by Anton Shilov
12/14/2006 | 07:03 AM
As Intel Corp. is driving more and more Core 2 micro-architecture based products into the market, its market positions are improving, just as those of Dell and Nvidia Corp. Meanwhile, Advanced Micro Devices and ATI Technologies start to lose ground in the workstation market, as both have delayed introduction of higher performance chips.
“With the release of a much more competitive dual-socket platform in the second quarter, Xeon's share immediately began to improve,” said Alex Herrera, JPR senior analyst.
Intel processors were found in 92% of workstation systems, whereas AMD and legacy RISC/Unix platforms commanded the remaining 8% of the market in terms of units. Back in Q3 2005 Advanced Micro Devices commanded 2% of the workstation microprocessor market, while Intel’s share was 93%; in Q4 2005 the company’s share increased to 2.6%. JPR did not release the exact market share percentage that AMD commands now [in the third quarter of 2006], however, executives of the company said in the most recent conference call with analysts that the company had seen shipments growth in all its segments, including workstation products.
Graphics accelerator suppliers, such as ATI Technologies and Nvidia Corp., shipped rather unprecedented number of graphics boards during the third quarter – about 869 thousand (869 100 to be exact) of units – for total revenue of $284.1 million and posted 37% unit growth and 15.4% revenue growth year-over-year.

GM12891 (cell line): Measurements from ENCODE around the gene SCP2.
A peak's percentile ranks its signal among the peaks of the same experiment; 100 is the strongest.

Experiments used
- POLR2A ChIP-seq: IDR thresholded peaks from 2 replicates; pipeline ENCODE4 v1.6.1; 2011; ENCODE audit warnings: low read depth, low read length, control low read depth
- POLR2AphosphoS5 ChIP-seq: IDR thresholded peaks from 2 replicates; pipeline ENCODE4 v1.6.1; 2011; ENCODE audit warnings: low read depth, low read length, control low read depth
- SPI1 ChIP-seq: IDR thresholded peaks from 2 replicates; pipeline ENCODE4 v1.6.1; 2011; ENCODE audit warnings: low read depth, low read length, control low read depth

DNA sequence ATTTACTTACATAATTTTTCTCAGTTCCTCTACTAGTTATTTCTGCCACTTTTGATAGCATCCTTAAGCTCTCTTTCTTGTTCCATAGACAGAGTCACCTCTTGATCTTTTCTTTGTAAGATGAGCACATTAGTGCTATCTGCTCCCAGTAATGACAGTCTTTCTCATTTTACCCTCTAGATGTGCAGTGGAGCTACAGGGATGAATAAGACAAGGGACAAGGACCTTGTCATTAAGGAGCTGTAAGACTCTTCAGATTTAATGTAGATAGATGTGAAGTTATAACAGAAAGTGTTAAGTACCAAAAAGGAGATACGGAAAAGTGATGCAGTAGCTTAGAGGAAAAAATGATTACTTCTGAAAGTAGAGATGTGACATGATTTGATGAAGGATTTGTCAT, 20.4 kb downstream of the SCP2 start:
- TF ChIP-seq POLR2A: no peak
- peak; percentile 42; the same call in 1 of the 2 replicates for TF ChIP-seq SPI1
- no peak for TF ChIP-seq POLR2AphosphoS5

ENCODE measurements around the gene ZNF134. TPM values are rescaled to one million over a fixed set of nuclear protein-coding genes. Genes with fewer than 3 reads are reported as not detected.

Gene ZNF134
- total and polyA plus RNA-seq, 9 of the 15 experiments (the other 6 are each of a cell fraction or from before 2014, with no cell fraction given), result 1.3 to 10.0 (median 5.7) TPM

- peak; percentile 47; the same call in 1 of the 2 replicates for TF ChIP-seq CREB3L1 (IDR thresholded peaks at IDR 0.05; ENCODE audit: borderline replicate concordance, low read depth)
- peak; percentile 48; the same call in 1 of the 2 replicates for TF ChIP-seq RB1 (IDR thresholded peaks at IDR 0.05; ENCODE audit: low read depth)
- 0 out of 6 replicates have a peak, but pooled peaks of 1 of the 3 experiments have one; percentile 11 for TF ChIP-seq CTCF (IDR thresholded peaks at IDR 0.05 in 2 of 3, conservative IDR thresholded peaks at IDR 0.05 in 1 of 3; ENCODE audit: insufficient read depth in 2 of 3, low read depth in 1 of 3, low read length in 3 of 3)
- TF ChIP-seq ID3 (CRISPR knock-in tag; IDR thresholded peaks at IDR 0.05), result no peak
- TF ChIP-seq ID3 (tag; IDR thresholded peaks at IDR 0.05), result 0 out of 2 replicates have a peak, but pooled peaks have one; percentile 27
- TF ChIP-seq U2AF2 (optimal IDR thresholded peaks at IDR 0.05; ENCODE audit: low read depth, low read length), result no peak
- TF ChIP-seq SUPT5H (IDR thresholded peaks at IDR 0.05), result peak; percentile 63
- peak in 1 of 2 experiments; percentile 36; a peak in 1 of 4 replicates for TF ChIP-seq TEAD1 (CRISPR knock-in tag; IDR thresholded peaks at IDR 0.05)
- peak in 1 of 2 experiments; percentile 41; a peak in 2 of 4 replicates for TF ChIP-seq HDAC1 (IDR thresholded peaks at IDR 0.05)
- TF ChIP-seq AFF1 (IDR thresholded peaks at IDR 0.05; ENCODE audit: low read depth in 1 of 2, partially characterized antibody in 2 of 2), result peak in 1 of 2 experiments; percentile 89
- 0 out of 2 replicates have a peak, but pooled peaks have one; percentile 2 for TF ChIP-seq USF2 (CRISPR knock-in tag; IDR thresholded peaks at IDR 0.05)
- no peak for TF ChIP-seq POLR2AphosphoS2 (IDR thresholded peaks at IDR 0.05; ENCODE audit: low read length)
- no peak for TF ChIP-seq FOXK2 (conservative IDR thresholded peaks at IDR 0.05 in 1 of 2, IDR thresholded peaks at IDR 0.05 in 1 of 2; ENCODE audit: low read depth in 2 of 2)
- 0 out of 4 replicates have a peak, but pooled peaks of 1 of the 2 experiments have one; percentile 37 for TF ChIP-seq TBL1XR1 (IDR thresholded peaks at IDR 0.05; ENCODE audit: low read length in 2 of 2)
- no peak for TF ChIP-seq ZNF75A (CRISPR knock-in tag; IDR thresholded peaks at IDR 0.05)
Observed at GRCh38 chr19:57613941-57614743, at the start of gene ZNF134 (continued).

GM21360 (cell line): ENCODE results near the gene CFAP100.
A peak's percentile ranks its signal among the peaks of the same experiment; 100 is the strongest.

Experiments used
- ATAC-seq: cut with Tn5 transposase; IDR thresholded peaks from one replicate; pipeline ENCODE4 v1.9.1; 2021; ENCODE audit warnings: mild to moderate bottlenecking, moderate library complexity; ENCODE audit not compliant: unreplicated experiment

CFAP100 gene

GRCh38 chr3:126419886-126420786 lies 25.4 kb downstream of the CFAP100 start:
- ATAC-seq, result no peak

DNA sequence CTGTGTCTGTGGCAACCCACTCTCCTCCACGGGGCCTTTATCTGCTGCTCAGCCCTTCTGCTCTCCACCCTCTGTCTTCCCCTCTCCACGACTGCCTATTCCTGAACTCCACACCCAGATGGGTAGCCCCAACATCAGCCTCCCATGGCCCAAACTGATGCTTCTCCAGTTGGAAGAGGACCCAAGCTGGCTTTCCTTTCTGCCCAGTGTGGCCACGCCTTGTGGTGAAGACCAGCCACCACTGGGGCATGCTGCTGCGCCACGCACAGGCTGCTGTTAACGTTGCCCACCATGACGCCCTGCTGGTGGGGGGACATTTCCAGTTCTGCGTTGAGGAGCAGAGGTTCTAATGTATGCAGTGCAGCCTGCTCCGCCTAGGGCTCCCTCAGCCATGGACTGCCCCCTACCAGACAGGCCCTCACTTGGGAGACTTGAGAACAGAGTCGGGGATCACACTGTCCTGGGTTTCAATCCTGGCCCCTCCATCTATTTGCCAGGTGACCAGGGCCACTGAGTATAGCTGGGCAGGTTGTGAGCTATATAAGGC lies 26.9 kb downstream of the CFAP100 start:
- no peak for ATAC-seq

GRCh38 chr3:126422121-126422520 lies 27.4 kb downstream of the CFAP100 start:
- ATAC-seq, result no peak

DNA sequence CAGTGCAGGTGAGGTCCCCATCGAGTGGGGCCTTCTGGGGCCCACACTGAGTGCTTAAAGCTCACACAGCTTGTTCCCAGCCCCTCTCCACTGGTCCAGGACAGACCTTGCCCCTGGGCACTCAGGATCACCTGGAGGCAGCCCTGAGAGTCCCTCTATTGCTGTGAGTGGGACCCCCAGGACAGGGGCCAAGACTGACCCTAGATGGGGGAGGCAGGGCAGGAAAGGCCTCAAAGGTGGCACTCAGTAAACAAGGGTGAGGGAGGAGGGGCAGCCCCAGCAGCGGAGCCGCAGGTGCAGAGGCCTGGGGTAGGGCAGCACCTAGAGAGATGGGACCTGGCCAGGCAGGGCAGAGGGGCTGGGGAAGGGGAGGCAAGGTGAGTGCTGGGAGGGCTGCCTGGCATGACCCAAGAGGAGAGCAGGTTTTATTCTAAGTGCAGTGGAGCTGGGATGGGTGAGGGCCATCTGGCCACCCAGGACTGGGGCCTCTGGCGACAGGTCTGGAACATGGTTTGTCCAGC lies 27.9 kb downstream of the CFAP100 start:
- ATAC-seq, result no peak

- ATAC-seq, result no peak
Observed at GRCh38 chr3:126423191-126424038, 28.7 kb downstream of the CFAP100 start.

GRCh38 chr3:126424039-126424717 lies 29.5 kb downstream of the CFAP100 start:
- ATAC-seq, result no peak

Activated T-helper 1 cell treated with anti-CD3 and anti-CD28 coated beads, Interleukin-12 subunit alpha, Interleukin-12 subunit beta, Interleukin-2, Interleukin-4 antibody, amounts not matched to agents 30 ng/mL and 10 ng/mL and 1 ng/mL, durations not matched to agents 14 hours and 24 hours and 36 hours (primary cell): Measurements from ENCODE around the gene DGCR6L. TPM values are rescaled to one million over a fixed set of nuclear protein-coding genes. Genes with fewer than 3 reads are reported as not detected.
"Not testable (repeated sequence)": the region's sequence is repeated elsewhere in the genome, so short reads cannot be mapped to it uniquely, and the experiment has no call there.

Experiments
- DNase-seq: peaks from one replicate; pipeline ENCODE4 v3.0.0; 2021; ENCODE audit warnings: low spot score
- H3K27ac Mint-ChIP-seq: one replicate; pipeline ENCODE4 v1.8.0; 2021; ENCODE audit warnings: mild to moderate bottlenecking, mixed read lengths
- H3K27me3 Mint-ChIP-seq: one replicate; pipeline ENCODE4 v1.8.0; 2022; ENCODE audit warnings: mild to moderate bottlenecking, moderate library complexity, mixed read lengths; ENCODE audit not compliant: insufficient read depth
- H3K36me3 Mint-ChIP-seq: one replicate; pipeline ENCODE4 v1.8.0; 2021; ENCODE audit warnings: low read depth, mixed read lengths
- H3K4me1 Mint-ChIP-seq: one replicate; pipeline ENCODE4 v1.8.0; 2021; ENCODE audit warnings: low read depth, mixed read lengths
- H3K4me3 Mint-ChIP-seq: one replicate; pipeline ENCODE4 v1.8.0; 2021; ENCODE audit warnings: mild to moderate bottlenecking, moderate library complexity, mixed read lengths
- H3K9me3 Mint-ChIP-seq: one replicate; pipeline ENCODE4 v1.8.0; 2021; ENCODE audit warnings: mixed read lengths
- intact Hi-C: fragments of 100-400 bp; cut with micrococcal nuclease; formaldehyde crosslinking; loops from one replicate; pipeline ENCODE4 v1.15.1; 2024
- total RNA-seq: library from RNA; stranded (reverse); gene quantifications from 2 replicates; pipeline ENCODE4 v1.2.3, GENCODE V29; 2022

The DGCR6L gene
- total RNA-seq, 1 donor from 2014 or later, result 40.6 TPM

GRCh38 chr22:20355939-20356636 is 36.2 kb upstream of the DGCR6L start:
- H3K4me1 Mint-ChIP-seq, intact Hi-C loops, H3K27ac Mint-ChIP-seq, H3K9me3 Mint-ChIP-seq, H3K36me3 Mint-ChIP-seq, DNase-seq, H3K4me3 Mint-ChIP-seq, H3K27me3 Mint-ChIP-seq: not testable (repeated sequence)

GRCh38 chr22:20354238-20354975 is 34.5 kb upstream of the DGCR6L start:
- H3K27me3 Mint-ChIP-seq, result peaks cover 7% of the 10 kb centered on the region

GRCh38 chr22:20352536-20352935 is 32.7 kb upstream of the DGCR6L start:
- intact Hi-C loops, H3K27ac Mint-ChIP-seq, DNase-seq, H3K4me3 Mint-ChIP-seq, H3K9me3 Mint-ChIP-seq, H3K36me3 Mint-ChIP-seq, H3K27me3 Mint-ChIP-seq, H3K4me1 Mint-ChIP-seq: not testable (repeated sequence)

ATI’s market share of workstation graphics hardware declined in the third quarter to 19.1%, down from 24.4% in the previous quarter, while Nvidia retained dominance in the market with 77.8% share.
JPR notes that even though sees the risk that AMD ownership will negatively impact ATI’s share in the Intel-dominated workstation space, the third quarter results showcase that ATI did not have the right products to win contracts with computer makers back in Q2 2006, when the deal between AMD and ATI was not announced, which means that as time goes by, ATI’s market share may slip further.
“A quarter’s results are usually indicative of factors like OEM decisions and orders made the quarter preceding, and acquisition plans weren’t made public until Q3 was already underway. Results from Q4 2006 and beyond will be better indicators of the AMD effect on sales of ATI professional graphics,” said Alex Herrera.
Overall, the workstation market showed continued strength, with vendors shipping roughly 623 000 workstations, accounting for about $1.5 billion in revenue, according to market research firm Jon Peddie Research (JPR). In the Q3 various computers makers shipped 17% more machines compared to the same period a year ago and managed to increase their workstation revenues by 10.5% annually.
Dell held on to its top position as workstation vendor, with a 41% market share in terms of units.